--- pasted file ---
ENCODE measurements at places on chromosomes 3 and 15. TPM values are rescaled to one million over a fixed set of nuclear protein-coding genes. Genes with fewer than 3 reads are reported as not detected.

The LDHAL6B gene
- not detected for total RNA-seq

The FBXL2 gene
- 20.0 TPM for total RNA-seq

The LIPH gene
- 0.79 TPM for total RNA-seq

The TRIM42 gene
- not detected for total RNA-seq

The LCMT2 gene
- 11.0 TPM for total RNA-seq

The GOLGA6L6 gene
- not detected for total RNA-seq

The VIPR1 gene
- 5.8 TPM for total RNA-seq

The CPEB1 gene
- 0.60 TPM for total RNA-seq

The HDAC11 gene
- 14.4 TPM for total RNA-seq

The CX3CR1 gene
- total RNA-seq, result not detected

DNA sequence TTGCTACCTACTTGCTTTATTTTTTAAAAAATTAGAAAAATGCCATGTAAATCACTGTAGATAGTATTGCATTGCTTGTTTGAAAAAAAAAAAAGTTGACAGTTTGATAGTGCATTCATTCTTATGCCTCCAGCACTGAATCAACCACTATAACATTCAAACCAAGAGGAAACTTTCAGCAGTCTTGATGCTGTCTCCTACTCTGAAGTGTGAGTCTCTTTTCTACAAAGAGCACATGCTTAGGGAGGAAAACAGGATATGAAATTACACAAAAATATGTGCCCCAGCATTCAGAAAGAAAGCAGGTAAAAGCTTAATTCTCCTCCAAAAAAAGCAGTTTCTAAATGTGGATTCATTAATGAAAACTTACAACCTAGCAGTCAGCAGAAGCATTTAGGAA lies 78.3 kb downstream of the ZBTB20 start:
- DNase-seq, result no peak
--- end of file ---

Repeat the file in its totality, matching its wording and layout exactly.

ENCODE measurements at places on chromosomes 3 and 15. TPM values are rescaled to one million over a fixed set of nuclear protein-coding genes. Genes with fewer than 3 reads are reported as not detected.

The LDHAL6B gene
- not detected for total RNA-seq

The FBXL2 gene
- 20.0 TPM for total RNA-seq

The LIPH gene
- 0.79 TPM for total RNA-seq

The TRIM42 gene
- not detected for total RNA-seq

The LCMT2 gene
- 11.0 TPM for total RNA-seq

The GOLGA6L6 gene
- not detected for total RNA-seq

The VIPR1 gene
- 5.8 TPM for total RNA-seq

The CPEB1 gene
- 0.60 TPM for total RNA-seq

The HDAC11 gene
- 14.4 TPM for total RNA-seq

The CX3CR1 gene
- total RNA-seq, result not detected

DNA sequence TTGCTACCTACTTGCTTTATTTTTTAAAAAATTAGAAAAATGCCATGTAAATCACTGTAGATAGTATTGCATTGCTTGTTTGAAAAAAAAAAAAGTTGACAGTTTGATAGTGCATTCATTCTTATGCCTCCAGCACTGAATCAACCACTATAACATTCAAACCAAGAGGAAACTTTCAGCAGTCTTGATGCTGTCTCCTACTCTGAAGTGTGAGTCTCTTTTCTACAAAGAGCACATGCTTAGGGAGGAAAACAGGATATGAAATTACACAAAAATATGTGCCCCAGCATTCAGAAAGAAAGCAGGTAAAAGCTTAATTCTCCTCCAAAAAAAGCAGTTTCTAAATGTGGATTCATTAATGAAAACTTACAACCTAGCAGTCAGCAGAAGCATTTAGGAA lies 78.3 kb downstream of the ZBTB20 start:
- DNase-seq, result no peak